Internet freedom and communication technology in Pakistan has struggled with numerous attempts of censorship, surveillance and at times a blanket ban. The recent spate has been the announcement by ICT R&D Fund under the Ministry of Information Technology (MoIT), in newspapers and on their website, of a request for proposal (RFP) for national “URL filtering and blocking system”.
Ironically, the National ICT R&D Fund that describes it's core focus as a fund that promotes “Use ICT as a tool for wealth creation and upward mobility for economically challenged groups of citizens and spread the ICT activities on a true national level”, is willing to spend $ 10 million on a “URL filtering and blocking system” able to “handle a block list of up to 50 million URLs (concurrent unidirectional filtering capacity) with processing delay of not more than 1 milliseconds.”
Authorities have in the past used national security, blasphemy and obscenity as a pre-requisite for blocking content online. However, the process lack transparency, civil rights groups demanding transparency have been met with deafening silence. Several petitions have appeared online demanding the government reconsider its decision and put an end to censorship, people have used the platform to register their protest.
On the petition titled, Pakistan to stop the firewall, stop the blanket ban, put an end to censorship, citizens have registered their protests demanding the government to reconsider the decision:
Mirza Abeer from Karachi, Pakistan writes:
Freedom of information is our right! Take that away and people will finally revolt!!
Usman Masood from Lahore, Pakistan:
Do not put restrictions on the internet. We do not trust your members to be competent enough to know what is important.
Hamad Dar from Islamabad, Pakistan:
By saying no to blanket ban, we're not only putting an end to censorship, encouraging freedom but also helping in saving Pakistan both technologically and politically.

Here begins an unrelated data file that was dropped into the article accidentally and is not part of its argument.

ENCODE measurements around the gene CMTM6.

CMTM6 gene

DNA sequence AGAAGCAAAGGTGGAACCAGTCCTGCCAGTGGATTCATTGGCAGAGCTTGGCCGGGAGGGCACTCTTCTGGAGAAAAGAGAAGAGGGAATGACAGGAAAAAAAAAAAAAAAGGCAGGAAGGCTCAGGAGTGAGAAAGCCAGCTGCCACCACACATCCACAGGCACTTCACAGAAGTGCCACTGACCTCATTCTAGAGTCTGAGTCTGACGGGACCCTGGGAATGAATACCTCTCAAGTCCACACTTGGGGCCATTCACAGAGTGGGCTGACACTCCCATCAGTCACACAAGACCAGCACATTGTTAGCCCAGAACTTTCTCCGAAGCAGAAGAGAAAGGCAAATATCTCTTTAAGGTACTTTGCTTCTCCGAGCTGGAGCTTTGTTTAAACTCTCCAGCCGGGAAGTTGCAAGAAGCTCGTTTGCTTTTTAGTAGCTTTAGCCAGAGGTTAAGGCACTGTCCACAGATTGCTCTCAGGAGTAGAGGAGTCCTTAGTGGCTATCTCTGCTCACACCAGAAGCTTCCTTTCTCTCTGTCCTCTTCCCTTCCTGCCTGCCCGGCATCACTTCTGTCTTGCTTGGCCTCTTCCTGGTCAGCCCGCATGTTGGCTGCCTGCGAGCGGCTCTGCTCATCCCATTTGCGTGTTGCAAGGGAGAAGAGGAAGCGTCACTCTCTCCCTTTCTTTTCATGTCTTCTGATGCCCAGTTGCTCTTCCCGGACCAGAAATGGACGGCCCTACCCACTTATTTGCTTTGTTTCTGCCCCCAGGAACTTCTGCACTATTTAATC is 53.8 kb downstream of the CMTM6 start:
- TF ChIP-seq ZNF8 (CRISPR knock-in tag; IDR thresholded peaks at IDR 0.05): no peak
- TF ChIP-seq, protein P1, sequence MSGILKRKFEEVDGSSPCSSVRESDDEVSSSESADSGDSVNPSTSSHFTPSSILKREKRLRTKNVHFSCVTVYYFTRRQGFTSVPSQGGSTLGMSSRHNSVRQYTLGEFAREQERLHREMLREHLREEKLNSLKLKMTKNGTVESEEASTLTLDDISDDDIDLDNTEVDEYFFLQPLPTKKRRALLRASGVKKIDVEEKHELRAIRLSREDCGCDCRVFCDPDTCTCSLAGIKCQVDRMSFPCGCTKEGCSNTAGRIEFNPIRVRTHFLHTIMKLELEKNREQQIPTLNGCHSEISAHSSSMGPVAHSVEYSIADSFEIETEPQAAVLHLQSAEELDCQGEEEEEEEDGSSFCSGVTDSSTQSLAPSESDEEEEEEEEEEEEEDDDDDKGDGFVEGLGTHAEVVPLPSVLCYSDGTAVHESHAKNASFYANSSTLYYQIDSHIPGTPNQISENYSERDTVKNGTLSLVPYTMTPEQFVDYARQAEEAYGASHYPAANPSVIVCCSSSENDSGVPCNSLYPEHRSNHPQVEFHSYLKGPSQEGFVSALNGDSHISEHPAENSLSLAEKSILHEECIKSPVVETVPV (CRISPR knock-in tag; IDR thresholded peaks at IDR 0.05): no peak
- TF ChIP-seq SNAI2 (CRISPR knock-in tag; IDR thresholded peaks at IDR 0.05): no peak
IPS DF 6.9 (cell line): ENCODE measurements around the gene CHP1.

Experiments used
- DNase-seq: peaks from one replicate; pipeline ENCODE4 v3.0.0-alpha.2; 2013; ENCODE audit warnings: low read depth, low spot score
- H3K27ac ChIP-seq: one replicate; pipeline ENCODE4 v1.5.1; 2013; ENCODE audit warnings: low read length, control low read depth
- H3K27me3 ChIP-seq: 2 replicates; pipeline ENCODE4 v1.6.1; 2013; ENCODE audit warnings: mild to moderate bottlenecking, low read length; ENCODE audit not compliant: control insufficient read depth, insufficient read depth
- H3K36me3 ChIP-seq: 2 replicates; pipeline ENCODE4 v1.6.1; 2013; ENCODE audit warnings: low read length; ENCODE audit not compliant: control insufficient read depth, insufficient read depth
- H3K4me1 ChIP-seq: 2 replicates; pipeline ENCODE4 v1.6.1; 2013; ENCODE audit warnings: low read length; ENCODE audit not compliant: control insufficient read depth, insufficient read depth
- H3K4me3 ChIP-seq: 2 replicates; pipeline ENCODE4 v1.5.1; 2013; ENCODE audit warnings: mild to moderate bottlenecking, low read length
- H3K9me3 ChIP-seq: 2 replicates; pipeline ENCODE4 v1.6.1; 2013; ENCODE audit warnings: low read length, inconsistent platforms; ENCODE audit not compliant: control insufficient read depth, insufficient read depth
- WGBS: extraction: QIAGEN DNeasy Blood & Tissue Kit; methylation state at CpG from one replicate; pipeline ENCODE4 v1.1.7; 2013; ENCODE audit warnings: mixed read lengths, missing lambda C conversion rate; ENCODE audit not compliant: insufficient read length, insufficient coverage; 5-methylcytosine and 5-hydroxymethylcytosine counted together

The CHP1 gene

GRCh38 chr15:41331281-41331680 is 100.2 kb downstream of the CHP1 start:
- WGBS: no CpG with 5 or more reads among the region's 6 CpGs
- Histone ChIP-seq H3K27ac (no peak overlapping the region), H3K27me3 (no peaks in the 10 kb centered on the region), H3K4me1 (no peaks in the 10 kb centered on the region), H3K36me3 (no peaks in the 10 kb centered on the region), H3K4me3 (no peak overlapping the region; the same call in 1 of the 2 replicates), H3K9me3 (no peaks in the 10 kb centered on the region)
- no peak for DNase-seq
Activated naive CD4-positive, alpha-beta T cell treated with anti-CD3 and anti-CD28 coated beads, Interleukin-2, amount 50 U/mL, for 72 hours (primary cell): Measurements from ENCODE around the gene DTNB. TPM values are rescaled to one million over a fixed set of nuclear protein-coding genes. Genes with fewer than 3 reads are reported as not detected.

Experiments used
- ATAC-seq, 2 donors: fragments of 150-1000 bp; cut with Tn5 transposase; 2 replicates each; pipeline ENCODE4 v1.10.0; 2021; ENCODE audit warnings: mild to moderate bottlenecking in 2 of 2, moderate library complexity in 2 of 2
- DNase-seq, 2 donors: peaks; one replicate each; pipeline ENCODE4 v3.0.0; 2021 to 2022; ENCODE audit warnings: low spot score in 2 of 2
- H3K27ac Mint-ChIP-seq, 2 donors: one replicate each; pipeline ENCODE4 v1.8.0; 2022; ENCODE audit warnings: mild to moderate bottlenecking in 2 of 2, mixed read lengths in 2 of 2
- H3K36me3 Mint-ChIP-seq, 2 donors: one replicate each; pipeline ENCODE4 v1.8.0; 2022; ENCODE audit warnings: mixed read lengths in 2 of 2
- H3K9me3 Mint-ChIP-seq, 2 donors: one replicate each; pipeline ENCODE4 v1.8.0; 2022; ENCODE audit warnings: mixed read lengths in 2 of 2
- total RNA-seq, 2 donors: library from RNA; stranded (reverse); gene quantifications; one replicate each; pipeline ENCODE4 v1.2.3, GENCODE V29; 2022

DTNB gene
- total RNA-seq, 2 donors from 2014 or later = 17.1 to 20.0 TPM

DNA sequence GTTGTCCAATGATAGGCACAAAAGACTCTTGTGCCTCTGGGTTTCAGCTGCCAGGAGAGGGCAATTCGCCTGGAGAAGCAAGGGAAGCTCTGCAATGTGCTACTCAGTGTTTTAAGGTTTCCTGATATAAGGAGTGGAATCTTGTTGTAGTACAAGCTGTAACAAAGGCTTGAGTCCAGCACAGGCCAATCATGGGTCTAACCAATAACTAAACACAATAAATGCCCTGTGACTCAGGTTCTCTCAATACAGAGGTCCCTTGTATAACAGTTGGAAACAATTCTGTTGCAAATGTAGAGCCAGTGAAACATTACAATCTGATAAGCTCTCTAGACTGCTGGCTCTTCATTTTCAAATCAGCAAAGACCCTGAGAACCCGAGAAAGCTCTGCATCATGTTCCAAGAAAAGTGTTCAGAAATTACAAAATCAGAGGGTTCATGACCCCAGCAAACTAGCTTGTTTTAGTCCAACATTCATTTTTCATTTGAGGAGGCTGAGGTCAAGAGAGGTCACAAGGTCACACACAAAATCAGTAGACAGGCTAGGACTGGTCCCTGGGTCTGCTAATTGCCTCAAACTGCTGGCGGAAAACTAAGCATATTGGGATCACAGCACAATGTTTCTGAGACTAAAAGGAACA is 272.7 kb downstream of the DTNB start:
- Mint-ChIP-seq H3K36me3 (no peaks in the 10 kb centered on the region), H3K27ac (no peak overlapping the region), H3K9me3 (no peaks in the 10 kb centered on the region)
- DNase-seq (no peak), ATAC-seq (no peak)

For a country of 187 million people with only 20 million with Internet access, spending $ 10 million on a filtering and blocking systems could be extremely damaging:
Fazal Khan, Costa Mesa, CA, signed the petition and registered his protest:
Stop wasting the country's resources on useless things and actually do something for the benefit of the people who you represent.
Tariq Khan, Pakistan:
The Govt. should take into account the fact that it has been democratically elected and any ban on the Internet regardless of the pretext will only strengthen non-democratic and obscurantist forces in this country which will ultimately make the Government and political class more insecure and prone to any extra-constitutional threat. The answer to creating a more pluralistic democratic society lies in more access to information rather than blanket bans.
Time line of E-regulations and censorship in Pakistan, Courtesy Bolo Bhi
Other's have found humor and satire as a way to register their protest:
Haroon Riaz, from Rawalpindi, Pakistan:
Dear Sir Blocking internet is not a good thing for anyone. If you consider yourself democratic, put a ban on bans. Sincerely yours. A citizen.
Shehryar Hydri, Islamabad, Pakistan:
Instead of filtering URL's why not just shut the internet. We were fine with letters and trunk calls to America. As it is, media freedom was a curse brought upon us by Musharaf, the enemy of PPP. Please ban all TV and Radio channels as well and just have the PTV Channels for us patriotic Pakistanis.
Mariam Bilgrami, Karachi, Pakistan:
I have a a request for proposal for a hack to the national “URL filtering and blocking system”. If we can't stop them, think one step ahead.
The deadline for the proposal is March 2, 2012, besides actively signing and tweeting the petition entrepreneurs and citizens have registered their protest on twitter comparing the URL filtering and blocking systems to SOPA:
@rrafiq:Clay Shirky: Why #SOPA #PIPA is a bad idea http://on.ted.com/APkO >>conversely why #Pakistan MoiT #censorship proposal is a bad idea #TED
Civil society organizations have also suggested (see petition) that people should engage with international companies providing surveillance and censorship tools and get their CEOs to commit to to apply for the proposal, in the light of human rights violations.
The fear that this system will be used to curtail political dissent is not unsubstantiated. Pakistani authorities regularly block and filter out Baluchistan related content and sites run by Baluch activists under the notion of ‘national security’.
There has been no official list of the number of websites currently blocked by the government, except for data crowd-sourced by activists. Needless to say if the authorities succeed in implementation of the filtering and blocking system, a considerable number of voices will be silenced.